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Allen v. Nash


February 8, 2006


The opinion of the court was delivered by: (Judge Caputo)


I. Introduction

Petitioner, Ronald Allen, formerly*fn1 an inmate at the Schuylkill Federal Correctional Institution ("FCI-Schuylkill") in Minersville, Pennsylvania, commenced this action pro se with apetition for writ of habeas corpus filed pursuant to the provisions of 28 U.S.C. § 2241. (Doc. 1). Petitioner challenges the calculation of his federal sentence, and he claims that the United States Bureau of Prisons ("BOP") failed to give appropriate credit for post-sentence incarceration. Respondent filed a response and exhibits, and Petitioner did not file a traverse. The petition is ripe for disposition. For the reasons that follow, the petition will be denied.

II. Background

Unless otherwise noted, the following facts are extracted from the response to the petition for writ of habeas corpus (Doc. 16).*fn2 Petitioner was arrested by officers of the Newark, New Jersey, police department on April 18, 1995, and he was charged with carjacking and related offenses that had occurred on that date. While in custody on the state charges, Petitioner was identified as the perpetrator of a previous carjacking which occurred on April 11, 1995.

On June 20, 1995, New Jersey state authorities indicted Petitioner in New Jersey Superior Court, Essex County, for aggravated assault with a weapon, robbery, carjacking, and related weapons charges for the April 18, 1995 offenses. On July 12, 1995, Federal authorities indicted Petitioner in the United States District Court for the District of New Jersey for carjacking related to the April 11, 1995 offense.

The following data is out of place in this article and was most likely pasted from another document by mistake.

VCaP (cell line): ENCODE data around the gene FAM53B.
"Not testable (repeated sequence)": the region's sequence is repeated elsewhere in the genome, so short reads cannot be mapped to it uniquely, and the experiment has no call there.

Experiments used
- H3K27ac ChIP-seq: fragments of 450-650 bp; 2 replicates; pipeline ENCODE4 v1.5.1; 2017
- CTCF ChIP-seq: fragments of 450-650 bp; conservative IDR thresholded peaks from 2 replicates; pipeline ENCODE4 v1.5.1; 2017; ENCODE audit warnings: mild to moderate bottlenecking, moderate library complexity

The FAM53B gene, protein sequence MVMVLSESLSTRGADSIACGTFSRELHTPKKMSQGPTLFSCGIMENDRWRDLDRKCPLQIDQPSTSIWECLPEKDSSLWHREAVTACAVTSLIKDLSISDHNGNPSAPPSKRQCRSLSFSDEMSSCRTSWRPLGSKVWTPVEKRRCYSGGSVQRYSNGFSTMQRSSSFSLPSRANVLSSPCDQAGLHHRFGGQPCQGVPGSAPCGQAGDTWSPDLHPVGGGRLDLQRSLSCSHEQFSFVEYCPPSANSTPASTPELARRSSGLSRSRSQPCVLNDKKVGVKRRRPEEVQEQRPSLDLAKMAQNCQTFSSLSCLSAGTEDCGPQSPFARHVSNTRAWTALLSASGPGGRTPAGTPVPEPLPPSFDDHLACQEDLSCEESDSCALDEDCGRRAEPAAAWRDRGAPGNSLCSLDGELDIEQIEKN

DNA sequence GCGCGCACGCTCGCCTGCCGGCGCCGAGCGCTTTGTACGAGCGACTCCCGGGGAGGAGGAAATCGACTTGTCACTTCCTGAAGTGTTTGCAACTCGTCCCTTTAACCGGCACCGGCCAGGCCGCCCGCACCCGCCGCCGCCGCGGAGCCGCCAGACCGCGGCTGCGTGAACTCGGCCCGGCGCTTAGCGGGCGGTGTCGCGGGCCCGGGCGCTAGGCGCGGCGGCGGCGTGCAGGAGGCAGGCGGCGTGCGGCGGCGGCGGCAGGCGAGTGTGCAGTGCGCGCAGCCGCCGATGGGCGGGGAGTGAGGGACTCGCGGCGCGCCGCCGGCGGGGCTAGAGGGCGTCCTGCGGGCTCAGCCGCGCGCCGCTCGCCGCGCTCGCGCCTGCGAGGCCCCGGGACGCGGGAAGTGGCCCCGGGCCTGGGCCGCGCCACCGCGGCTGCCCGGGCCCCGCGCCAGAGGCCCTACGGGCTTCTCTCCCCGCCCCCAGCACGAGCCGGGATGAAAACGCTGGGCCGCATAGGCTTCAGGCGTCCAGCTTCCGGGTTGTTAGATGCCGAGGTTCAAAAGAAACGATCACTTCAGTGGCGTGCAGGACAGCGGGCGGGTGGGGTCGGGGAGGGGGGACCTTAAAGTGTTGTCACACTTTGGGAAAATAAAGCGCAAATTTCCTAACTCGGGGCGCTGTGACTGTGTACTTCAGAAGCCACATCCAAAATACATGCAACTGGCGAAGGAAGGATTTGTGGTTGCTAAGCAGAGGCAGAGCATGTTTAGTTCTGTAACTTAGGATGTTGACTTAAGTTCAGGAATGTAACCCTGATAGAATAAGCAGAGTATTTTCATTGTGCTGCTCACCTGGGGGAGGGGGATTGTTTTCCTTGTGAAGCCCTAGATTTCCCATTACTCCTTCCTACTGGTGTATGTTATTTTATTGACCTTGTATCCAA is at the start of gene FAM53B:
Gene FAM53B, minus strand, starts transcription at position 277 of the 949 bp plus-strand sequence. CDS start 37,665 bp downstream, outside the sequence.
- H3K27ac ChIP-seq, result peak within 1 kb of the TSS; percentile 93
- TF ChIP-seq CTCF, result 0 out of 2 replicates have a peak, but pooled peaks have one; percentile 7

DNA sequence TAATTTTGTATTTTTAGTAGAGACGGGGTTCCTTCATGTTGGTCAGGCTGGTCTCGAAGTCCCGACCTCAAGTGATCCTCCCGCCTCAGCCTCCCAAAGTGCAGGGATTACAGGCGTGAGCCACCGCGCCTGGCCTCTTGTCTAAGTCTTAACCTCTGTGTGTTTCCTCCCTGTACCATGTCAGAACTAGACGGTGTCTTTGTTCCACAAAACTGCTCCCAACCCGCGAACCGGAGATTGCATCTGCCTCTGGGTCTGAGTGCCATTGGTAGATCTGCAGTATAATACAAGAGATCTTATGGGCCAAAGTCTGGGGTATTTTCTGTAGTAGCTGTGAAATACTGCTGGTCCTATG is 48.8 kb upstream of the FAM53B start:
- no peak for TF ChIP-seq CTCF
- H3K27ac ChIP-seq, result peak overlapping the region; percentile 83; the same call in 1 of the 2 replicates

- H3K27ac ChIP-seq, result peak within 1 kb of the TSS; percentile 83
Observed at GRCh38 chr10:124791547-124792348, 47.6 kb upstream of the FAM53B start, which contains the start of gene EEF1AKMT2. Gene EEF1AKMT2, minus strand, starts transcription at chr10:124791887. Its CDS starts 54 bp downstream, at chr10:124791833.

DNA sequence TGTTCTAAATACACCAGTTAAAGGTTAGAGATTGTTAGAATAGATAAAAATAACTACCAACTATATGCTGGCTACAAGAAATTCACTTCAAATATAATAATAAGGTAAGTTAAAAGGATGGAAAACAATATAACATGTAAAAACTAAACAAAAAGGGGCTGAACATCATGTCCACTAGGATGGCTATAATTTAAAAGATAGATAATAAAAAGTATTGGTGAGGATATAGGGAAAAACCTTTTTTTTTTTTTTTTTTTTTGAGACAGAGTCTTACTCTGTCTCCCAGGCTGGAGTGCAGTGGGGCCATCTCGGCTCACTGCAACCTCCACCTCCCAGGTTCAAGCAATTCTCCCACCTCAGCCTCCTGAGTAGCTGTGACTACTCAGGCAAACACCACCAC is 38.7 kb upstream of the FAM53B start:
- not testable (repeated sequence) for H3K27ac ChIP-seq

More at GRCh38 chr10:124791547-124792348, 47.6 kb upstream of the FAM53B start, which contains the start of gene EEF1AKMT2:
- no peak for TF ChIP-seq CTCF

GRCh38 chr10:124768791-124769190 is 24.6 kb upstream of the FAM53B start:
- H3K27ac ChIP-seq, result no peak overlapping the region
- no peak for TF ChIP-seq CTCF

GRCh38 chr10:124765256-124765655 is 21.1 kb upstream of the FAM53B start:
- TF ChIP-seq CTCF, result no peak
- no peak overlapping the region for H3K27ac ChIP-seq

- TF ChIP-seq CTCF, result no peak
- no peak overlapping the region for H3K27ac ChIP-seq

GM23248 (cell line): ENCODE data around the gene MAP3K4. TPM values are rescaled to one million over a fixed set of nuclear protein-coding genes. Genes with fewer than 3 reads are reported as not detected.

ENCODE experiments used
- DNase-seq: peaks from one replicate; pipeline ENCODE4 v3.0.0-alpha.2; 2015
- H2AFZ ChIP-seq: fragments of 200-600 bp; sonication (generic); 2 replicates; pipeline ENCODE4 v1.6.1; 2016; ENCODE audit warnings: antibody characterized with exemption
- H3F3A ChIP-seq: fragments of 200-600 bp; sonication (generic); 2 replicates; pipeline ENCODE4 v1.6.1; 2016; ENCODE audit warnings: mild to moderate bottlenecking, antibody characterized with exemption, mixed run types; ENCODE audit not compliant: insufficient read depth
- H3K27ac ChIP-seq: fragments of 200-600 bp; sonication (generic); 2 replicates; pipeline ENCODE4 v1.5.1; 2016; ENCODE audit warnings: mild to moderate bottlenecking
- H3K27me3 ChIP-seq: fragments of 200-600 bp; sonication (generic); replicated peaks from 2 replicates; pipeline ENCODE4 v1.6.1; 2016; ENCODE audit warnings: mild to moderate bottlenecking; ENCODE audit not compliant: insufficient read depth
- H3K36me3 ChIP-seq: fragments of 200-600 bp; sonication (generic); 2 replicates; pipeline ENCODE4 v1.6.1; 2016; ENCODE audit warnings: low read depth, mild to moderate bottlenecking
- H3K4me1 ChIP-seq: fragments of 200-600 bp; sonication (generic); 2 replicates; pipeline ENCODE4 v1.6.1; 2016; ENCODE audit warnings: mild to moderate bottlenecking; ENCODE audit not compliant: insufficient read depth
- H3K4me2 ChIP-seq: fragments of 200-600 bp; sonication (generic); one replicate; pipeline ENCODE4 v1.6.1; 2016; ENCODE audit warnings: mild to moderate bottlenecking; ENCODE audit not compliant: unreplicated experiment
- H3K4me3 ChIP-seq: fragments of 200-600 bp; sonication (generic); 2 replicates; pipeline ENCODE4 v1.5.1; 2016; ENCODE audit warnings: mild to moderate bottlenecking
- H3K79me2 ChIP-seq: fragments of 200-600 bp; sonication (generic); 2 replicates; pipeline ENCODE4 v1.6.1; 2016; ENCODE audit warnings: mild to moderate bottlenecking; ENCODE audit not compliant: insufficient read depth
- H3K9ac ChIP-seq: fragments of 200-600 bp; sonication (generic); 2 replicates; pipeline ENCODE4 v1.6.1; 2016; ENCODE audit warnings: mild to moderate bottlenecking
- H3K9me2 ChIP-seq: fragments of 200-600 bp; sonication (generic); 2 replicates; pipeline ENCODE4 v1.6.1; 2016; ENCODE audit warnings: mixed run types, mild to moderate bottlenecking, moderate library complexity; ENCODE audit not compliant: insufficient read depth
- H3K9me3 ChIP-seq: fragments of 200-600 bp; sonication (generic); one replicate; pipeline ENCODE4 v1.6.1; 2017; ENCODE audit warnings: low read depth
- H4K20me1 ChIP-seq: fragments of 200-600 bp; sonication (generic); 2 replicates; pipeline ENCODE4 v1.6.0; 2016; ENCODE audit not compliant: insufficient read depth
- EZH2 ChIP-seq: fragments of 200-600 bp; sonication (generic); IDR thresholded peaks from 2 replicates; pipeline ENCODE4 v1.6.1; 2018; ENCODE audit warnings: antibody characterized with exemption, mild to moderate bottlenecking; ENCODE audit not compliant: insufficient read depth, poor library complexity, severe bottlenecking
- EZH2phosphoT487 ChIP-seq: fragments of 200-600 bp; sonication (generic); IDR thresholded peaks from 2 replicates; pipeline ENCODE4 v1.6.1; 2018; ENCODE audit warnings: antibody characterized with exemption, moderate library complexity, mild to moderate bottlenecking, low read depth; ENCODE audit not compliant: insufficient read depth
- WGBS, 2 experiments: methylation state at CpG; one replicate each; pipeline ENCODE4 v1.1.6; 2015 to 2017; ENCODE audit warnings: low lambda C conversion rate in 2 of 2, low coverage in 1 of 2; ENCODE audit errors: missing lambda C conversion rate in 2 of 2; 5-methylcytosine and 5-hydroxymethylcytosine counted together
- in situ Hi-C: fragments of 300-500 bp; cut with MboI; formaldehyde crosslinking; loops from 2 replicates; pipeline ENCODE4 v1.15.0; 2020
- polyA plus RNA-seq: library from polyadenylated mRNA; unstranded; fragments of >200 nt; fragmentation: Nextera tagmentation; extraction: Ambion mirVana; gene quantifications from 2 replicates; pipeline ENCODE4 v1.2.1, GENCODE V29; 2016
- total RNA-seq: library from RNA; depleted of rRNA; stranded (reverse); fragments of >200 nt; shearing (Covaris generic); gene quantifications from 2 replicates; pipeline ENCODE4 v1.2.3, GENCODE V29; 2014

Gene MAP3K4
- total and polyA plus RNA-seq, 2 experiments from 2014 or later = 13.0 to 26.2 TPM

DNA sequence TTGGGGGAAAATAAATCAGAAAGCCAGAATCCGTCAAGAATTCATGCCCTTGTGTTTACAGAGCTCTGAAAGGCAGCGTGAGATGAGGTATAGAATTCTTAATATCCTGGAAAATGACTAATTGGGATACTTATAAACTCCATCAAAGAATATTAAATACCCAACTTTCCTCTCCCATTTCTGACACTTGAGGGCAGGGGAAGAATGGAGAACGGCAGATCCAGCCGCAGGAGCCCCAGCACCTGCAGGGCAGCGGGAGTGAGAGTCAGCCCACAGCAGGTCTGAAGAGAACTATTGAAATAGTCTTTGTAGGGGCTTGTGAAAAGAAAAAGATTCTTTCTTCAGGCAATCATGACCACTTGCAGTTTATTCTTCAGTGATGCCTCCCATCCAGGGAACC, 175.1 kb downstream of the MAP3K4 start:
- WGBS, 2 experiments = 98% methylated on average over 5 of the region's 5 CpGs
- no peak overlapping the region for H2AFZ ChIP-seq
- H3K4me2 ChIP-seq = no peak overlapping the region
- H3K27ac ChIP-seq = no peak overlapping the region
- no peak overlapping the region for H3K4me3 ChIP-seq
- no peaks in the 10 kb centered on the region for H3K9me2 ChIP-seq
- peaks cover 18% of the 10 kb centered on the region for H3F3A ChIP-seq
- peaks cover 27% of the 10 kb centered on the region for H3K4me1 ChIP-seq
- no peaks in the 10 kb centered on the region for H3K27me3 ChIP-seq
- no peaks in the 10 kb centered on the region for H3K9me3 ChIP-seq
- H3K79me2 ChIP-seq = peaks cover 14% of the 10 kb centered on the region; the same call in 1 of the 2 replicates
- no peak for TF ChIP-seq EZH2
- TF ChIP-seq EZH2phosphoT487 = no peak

On January 18, 1996, while in custody of Essex County, New Jersey, Petitioner was produced in federal court via a federal writ of habeas corpus ad prosequendum. Petitioner was sentenced to 180 months imprisonment by the United States District Court for the District of New Jersey for carjacking, in violation of 18 U.S.C. § 2119. The sentencing court did not specify how the federal sentence should be served in relation to any other sentence. Upon completion of the sentencing proceedings that day, Petitioner was returned to the custody of Essex County.

On January 23, 1996, the United States Marshal Service erroneously referred Petitioner to the Federal Bureau of Prisons ("BOP") for a designation to a federal facility for service of the federal sentence. As a result of the referral, Petitioner was designated to the United States Penitentiary in Leavenworth, Kansas on February 15, 1996. Although designated to USP Leavenworth, Petitioner remained in the legal custody of Essex County from which he was borrowed under the writ of habeas corpus ad prosequendum. (Doc. 13 at 18.) Nevertheless, his federal sentence had been lodged as a detainer and Essex County retained primary jurisdiction. (Id.)